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Vague Claims

Statements can be more or less specific. I can say I have $12,504.11 in the bank, or more than ten thousand dollars in the bank, or a lot of money in the bank, or just that I have some money in the bank. All these statements provide some information, but they get progressively more vague. There is nothing wrong with this by itself: I might be vague because my own knowledge is limited, or because I don't want to reveal too much to others. The problem with vagueness usually occurs when we overestimate the knowledge of a speaker or the value of what we are being told because we don't realize how vague the information is.

Consulting the Oracle

A legendary case of advice that was not sufficiently specific occurred when the Croesus, King of Lydia, consulted the Oracle at Delphi. The Oracle, a priestess of Apollo, told him that a great nation would fall if he crossed the Persian border. Assuming that the great nation was Persia, he crossed and was defeated. It turned out the great nation that fell was his own. Of course, if he had won, the oracle could also have claimed to be correct. In reality, the Oracle told him nothing, but maintained her reputation for being able to see the future.

There wouldn't be a problem with the Oracle's prediction if it had been obvious to Croesus that her statement didn't tell him which side would win, so the vagueness itself was not the problem. Instead it was the vague statement together with the impression that the Oracle was telling him something of substance. The Oracle had no doubt earned her reputation for "accuracy" because her previous predictions had not turned out false. However, the previous prediction were most likely of the same type, such that any result could have been rationalized as being true.

It is important that we be able to recognize just how vague statements are, or else we too can be fooled into attributing great insight to sources that really are not telling us much. People who would like to appear wise are often very skillful at making vague statements that appear to have important content. Often this is done by people who genuinely believe in their own wisdom and have learned over a period of time how to phrase things so that they are successful in persuading others. Others people, like some phony fortune tellers, are fully aware that they are tricking people and make quite a bit of money doing it.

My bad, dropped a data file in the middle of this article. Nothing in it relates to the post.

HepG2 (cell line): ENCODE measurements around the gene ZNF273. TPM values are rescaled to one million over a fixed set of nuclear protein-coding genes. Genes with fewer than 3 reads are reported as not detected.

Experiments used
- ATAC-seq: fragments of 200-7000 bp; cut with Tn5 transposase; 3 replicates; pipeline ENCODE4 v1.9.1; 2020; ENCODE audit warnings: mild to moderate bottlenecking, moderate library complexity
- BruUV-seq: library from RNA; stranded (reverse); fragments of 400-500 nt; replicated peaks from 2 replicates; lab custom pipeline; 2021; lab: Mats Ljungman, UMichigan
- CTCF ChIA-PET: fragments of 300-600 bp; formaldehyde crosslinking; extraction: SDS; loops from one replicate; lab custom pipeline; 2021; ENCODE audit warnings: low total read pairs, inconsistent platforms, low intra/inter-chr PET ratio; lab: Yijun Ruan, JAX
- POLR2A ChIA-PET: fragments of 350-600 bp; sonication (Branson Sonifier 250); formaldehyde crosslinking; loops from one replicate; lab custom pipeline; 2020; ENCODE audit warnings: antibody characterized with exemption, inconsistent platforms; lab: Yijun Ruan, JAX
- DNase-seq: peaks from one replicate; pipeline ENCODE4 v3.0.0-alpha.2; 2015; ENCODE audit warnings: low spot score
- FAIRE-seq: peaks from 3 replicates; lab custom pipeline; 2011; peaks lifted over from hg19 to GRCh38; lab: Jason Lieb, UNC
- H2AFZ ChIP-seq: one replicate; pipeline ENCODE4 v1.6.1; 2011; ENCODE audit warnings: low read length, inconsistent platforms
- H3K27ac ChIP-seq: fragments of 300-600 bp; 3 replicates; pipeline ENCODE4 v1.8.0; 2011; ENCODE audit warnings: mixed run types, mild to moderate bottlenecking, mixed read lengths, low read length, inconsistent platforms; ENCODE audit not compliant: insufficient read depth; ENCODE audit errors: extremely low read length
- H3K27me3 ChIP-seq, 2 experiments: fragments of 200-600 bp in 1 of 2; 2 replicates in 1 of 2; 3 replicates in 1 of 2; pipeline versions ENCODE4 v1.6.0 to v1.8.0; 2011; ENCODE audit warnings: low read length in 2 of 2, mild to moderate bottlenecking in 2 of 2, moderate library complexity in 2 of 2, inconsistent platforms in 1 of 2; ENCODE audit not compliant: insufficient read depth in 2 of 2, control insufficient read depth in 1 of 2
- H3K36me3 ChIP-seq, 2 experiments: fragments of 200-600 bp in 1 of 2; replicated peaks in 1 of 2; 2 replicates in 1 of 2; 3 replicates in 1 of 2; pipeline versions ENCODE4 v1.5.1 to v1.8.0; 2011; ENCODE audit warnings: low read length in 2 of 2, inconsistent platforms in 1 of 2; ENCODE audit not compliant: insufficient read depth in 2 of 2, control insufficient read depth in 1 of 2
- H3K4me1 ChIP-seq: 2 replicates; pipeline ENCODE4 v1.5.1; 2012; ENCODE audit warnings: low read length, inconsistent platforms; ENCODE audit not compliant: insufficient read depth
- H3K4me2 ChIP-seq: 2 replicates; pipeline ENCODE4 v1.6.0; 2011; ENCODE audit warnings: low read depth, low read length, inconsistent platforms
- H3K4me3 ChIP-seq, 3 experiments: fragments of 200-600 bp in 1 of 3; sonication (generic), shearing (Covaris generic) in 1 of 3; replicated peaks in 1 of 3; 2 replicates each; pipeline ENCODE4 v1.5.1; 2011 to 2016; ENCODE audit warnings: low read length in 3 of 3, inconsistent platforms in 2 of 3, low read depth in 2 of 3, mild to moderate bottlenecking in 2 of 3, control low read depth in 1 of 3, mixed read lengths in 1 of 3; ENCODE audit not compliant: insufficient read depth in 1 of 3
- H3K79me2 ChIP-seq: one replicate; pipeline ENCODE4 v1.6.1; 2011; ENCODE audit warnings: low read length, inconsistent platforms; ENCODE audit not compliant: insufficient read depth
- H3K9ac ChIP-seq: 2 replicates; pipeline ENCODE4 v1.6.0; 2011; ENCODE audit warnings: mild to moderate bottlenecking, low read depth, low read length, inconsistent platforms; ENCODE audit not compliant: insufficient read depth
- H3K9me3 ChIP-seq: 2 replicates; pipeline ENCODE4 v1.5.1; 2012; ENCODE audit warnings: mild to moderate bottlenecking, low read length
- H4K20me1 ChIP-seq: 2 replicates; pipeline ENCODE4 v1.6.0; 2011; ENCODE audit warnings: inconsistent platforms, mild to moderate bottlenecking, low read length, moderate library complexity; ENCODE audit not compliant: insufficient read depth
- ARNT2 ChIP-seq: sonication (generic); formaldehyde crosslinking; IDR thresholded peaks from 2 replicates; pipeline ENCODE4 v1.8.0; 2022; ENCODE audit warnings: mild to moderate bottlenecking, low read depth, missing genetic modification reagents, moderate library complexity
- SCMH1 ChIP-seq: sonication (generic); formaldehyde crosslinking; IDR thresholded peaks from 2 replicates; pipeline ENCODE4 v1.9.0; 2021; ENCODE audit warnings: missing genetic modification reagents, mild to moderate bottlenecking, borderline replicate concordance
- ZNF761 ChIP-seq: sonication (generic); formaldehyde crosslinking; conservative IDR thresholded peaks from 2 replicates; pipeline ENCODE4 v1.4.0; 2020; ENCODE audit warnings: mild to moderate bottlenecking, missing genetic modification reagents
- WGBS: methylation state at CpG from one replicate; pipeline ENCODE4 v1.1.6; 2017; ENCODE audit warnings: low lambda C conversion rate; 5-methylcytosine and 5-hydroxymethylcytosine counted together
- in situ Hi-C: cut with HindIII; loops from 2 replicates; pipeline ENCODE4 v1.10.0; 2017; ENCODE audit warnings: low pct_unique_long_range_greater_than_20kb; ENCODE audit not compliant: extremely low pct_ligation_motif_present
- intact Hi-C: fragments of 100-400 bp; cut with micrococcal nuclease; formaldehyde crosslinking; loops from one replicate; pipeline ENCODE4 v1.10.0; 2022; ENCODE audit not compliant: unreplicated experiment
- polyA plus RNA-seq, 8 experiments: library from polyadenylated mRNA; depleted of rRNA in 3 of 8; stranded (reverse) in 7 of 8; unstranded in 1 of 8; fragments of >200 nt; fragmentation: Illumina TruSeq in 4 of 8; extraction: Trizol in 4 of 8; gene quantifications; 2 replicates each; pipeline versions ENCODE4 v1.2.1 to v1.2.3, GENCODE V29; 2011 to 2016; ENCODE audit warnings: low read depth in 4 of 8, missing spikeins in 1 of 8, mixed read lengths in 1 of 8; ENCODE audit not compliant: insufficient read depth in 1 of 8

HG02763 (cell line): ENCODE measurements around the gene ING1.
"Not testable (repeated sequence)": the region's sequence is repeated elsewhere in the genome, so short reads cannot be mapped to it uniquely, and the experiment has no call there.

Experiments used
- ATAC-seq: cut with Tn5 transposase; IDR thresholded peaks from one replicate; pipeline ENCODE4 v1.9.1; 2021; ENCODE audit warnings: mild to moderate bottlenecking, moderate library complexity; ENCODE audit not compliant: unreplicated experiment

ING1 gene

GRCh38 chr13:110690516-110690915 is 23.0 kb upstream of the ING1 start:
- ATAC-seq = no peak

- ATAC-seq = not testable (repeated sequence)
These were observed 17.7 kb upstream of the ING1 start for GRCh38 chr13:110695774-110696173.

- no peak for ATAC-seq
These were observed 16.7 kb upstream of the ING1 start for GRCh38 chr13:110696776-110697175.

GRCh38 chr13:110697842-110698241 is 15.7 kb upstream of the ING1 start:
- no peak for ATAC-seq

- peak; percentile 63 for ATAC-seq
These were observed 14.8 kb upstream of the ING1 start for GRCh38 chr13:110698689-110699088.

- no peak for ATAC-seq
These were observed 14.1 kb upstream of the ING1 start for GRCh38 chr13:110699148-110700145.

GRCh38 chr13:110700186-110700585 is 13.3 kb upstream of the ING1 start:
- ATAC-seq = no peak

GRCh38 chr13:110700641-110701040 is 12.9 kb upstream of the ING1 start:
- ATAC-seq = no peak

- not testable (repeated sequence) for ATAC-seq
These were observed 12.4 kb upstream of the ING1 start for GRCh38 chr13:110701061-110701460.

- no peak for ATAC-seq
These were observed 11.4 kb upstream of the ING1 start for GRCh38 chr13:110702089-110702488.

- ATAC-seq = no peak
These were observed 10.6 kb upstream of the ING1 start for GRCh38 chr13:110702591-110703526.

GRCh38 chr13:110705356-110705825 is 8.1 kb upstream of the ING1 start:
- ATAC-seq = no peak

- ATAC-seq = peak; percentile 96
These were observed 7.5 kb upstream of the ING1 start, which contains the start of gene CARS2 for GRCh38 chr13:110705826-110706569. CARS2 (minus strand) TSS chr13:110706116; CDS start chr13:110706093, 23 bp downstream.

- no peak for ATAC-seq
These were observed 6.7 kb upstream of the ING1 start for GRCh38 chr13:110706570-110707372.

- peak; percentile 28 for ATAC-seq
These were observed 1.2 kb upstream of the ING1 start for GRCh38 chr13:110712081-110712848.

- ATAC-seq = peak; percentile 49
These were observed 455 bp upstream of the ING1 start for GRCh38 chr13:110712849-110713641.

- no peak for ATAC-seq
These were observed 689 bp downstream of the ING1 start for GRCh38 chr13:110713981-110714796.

Persuasive leaders

A theme commonly promoted by motivational writers and speakers is that you can achieve anything you want if you just try hard enough. Underlying this is an obvious truth that trying hard is quite helpful in achieving success. However inspirational leaders often go far beyond this by claiming that you can achieve almost anything. The vagueness comes in with the fact that how hard is "hard enough" is never clear. This statement can never fail. No matter how hard you tried, if you didn't achieve what you set out to do, you apparently didn't try "hard enough". Of course if you do succeed, you are likely to credit the motivator with giving wise advice.

A very similar situation might occur if a religious leader says that something you desire (like the recovery of a sick friend) will happen if your faith is strong enough. If it does not happen, that doesn't show that the leader's religious claims were wrong, it only shows that your faith must not have been strong enough. If you succeed, of course, you are likely to see the claim as being valid.

Politicians depend on vague statements to make themselves sound good while not providing anything specific enough for their opponents to refute. It is common to hear candidates claim they support the working man and woman, or that education will be a priority in their administration, or that they are strong believers in family values. These vague claims might give us the impression that this candidate cares about the same things we care about, but the reality is that anybody can make this kind of statement without any fear of being caught in a lie.

Appearance of supernatural abilities

Various psychics, fortune tellers, and mediums make a living by telling people things that seem like they could only have known by supernatural means. Sometimes this information is something already known to the customer which the psychic would not have any normal way of knowing. Other information is in the form of predictions or advice which seems to be based on knowledge of the future that the customer can evaluate after some time has gone by. Both types can be successful without involving actual supernatural phenomena when the claims are worded in a sufficiently vague way.